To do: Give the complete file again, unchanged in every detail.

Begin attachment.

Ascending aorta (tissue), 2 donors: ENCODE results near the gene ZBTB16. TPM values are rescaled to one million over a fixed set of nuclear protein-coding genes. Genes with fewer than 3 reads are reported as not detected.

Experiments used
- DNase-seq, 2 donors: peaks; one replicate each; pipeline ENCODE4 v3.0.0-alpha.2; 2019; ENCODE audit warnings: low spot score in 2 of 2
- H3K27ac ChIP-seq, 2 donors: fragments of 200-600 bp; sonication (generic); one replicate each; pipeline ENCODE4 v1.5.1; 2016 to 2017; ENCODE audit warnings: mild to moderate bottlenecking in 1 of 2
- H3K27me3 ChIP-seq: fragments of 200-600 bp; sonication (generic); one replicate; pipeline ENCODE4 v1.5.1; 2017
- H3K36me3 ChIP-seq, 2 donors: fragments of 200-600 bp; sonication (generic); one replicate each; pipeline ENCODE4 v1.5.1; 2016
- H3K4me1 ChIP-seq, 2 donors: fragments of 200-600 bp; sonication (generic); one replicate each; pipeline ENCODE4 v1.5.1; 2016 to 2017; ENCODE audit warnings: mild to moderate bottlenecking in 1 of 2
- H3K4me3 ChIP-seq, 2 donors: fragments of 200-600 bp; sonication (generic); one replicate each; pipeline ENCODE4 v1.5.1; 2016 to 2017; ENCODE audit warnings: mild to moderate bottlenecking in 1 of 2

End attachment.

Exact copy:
Ascending aorta (tissue), 2 donors: ENCODE results near the gene ZBTB16. TPM values are rescaled to one million over a fixed set of nuclear protein-coding genes. Genes with fewer than 3 reads are reported as not detected.

Experiments used
- DNase-seq, 2 donors: peaks; one replicate each; pipeline ENCODE4 v3.0.0-alpha.2; 2019; ENCODE audit warnings: low spot score in 2 of 2
- H3K27ac ChIP-seq, 2 donors: fragments of 200-600 bp; sonication (generic); one replicate each; pipeline ENCODE4 v1.5.1; 2016 to 2017; ENCODE audit warnings: mild to moderate bottlenecking in 1 of 2
- H3K27me3 ChIP-seq: fragments of 200-600 bp; sonication (generic); one replicate; pipeline ENCODE4 v1.5.1; 2017
- H3K36me3 ChIP-seq, 2 donors: fragments of 200-600 bp; sonication (generic); one replicate each; pipeline ENCODE4 v1.5.1; 2016
- H3K4me1 ChIP-seq, 2 donors: fragments of 200-600 bp; sonication (generic); one replicate each; pipeline ENCODE4 v1.5.1; 2016 to 2017; ENCODE audit warnings: mild to moderate bottlenecking in 1 of 2
- H3K4me3 ChIP-seq, 2 donors: fragments of 200-600 bp; sonication (generic); one replicate each; pipeline ENCODE4 v1.5.1; 2016 to 2017; ENCODE audit warnings: mild to moderate bottlenecking in 1 of 2